staffer (who shall remain nameless) when I expressed my opinion that I
thought Ansett would go broke within 18 months.

Why? Any airline that can’t get its planes in working order is not taking
care of core business.

Any person who is crying foul over the demise of Ansett has been turning a
blind eye to the problems which have been evident for months. That includes
the unions who will no doubt use this as leverage for Beazley in the Federal

From my point of view, Beazley (former finance minister) and Labor are
responsible for Ansett’s problems. They poured millions into Qantas during
the 1980s and early 1990s before the privatised it. This funding created a
huge and unfair advantage for Qantas, which was released from the shelter of
the government with a newly upgraded, government-funded fleet.

I wonder what’s stopping the govenrment from owning an airline again? It
sounds like a contradiction in dry economics, but if government ownership of
Ansett preserves competition in the airline industry, then such a concept
could sit well with the economic dries.

They can build it up and sell it off.

Before they do that, however, they ought to clean out CASA. I don’t like
Dick Smith, but he’s probably right that CASA is a culturally corrupt

And yes, yes, yes to what you said about that Clark woman and the directors
of Air New Zealand.

Scumbags the lot of them.

Tom Payne

CRIKEY: Good letter Tom. You have to wonder if CASA would have thrown the book at Ansett if Rupert had still been a
50 per cent shareholder.

Letter of the week: Howard’s game plan

Dear Crikey

It’s nice to see some passion in a journo, ie the Tampa refugees, but it is
a complicated issue which requires cooler thought and will not be resolved
by ranting (as it was late at night, you hadn’t been having a merlot or two
by any chance?). I don’t have the solution and whatever the outcome, both
short and long-term, will be complicated and not universally acceptable.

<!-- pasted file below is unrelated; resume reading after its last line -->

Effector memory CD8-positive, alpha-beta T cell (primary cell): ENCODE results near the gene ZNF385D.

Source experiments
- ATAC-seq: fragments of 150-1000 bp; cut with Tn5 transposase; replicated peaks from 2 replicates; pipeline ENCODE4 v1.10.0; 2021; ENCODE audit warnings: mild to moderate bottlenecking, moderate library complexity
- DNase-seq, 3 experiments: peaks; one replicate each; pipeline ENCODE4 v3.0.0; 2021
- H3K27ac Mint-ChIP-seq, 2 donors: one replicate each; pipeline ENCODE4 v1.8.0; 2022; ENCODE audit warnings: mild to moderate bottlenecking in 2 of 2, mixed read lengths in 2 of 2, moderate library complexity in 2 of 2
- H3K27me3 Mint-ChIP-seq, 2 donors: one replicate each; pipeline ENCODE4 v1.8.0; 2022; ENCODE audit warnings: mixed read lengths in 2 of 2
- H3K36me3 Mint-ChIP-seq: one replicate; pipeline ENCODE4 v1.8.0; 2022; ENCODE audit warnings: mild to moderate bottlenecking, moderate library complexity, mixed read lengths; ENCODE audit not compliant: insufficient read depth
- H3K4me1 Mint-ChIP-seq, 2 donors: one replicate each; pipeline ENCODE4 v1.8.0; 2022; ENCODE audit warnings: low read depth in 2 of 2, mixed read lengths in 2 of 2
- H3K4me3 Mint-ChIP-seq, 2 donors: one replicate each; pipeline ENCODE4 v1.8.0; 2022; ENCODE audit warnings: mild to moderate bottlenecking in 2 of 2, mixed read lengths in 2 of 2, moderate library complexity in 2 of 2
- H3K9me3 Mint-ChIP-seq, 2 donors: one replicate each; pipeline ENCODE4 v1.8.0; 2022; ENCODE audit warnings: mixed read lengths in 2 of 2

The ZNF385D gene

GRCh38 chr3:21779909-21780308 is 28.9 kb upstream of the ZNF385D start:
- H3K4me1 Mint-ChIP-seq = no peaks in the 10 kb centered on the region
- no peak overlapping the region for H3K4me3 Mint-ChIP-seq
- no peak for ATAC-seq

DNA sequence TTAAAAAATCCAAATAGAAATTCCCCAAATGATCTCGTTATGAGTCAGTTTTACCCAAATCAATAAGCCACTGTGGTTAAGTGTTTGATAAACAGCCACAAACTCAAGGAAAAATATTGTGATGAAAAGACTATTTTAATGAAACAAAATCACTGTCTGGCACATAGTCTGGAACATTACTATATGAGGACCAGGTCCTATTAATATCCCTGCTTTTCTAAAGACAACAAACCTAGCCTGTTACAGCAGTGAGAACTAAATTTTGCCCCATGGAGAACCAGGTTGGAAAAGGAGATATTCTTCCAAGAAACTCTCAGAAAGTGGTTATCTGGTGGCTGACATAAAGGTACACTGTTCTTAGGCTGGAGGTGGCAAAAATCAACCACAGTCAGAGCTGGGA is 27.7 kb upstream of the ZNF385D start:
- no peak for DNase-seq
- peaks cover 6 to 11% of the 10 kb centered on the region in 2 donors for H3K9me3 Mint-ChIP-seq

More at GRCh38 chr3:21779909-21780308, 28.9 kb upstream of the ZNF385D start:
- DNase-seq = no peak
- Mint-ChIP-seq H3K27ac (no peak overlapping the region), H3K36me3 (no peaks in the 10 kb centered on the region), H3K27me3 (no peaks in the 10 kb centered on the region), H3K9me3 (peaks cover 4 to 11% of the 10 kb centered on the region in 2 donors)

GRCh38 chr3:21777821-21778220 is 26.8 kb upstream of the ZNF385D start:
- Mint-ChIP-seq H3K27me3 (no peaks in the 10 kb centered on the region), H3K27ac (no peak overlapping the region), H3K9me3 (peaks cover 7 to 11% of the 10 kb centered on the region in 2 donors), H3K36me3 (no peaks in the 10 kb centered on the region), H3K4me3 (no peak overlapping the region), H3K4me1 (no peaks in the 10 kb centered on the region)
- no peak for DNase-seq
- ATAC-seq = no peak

Such is life. My own inclination is to let them in, but the underlying
issues are perhaps more interesting and this is where I think Crikey could
have done better.

While it is good for your subscribers to know your editorial policy, you do
not need to overstate it, or make it the centrepiece of the product. You
need to play to your strengths, and Crikey’s is getting some inside goss,
spelling out what the papers won’t say, and providing incisive analysis.

After some temporary discomfort, the refugees will ultimately be looked
after one way or another. They have received enough global publicity for it
not to be otherwise. The real story for Crikey behind the issue is John
Howard’s determination to deliver a third victory to the Coalition, whatever
it takes. It informs everything he says and does. In spite of attempts by
the media and party apparatchats to make the impending election sound like a
contest, until last week the govt can have been in no doubt it was on the
electoral nose, holding too many marginal seats and spurned in the bush.

As ever, Qld remained a problem. And as if One Nation was not enough, the
Qld libs were fighting amongst themselves (as regularly updated by Crikey
and today’s Fairfax press) while the ALP sprung the Macfarlane/GST/Groom
ambush. A very unlovely set of numbers. Then along came the Tampa.

John Howard has always been a three dimensional pollie – and his dimensions
are industrial relations, tax cuts, and immigration/race. His actions over
the past year illustrate it. Abbott the zealot was brought in to kick union